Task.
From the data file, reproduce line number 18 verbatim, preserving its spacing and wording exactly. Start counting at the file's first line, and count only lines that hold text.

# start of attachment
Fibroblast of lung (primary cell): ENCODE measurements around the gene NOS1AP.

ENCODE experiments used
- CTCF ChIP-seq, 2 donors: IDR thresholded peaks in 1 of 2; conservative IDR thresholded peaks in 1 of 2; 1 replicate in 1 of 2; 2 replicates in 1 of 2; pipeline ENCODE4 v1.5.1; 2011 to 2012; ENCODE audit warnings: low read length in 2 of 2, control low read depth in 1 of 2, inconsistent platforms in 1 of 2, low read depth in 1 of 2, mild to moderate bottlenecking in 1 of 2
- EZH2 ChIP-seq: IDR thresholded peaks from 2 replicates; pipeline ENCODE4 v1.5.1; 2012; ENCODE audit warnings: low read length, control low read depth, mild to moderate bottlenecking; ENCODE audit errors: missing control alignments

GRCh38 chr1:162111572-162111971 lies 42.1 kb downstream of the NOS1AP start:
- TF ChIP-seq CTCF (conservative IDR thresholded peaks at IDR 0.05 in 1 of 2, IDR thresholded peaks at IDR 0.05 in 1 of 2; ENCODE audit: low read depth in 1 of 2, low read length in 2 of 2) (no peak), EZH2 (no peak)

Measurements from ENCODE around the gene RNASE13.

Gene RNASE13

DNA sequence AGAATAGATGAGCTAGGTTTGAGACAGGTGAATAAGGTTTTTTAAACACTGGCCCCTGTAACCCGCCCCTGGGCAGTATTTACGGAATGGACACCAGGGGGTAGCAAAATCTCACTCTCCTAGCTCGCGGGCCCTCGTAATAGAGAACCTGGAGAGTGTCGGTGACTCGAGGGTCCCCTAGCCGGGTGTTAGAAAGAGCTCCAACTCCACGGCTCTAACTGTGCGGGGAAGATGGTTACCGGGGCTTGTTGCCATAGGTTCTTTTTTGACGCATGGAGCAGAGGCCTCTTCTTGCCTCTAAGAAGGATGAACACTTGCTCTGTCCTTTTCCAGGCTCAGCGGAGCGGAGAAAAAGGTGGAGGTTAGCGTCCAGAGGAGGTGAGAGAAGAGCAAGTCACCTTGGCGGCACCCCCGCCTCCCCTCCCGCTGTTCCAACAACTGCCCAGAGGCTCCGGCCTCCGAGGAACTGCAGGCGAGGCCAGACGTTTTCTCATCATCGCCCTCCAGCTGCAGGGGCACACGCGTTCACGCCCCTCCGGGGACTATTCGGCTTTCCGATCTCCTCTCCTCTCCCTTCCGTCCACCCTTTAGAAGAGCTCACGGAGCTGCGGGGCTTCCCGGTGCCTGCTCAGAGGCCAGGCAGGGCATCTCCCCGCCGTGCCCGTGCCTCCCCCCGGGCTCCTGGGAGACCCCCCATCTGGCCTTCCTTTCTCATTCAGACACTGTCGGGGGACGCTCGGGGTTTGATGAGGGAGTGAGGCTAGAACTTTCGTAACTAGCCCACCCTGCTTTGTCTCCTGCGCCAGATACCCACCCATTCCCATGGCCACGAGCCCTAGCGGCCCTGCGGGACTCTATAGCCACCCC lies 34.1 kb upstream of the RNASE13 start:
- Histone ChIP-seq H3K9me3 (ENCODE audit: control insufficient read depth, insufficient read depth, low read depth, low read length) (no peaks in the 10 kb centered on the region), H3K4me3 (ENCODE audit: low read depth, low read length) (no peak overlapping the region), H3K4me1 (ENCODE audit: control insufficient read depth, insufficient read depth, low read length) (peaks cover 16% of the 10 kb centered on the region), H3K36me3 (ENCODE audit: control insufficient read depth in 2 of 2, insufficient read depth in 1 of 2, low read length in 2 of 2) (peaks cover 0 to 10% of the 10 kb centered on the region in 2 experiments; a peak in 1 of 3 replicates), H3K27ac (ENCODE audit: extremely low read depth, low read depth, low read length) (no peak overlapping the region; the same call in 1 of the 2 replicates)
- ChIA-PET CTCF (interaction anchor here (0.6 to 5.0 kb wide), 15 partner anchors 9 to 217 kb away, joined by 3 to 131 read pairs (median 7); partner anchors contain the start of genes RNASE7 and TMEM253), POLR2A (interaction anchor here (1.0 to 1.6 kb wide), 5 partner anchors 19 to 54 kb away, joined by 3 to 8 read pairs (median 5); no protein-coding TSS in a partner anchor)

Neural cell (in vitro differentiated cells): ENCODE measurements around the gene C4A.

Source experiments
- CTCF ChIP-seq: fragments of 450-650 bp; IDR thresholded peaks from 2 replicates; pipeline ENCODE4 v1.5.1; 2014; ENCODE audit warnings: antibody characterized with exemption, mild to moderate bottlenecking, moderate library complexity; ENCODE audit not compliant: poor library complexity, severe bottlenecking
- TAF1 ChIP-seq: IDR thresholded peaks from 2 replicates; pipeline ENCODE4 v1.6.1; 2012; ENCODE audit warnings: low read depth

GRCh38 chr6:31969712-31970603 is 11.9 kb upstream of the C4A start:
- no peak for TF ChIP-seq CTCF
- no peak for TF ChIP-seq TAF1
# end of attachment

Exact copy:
- no peak for TF ChIP-seq TAF1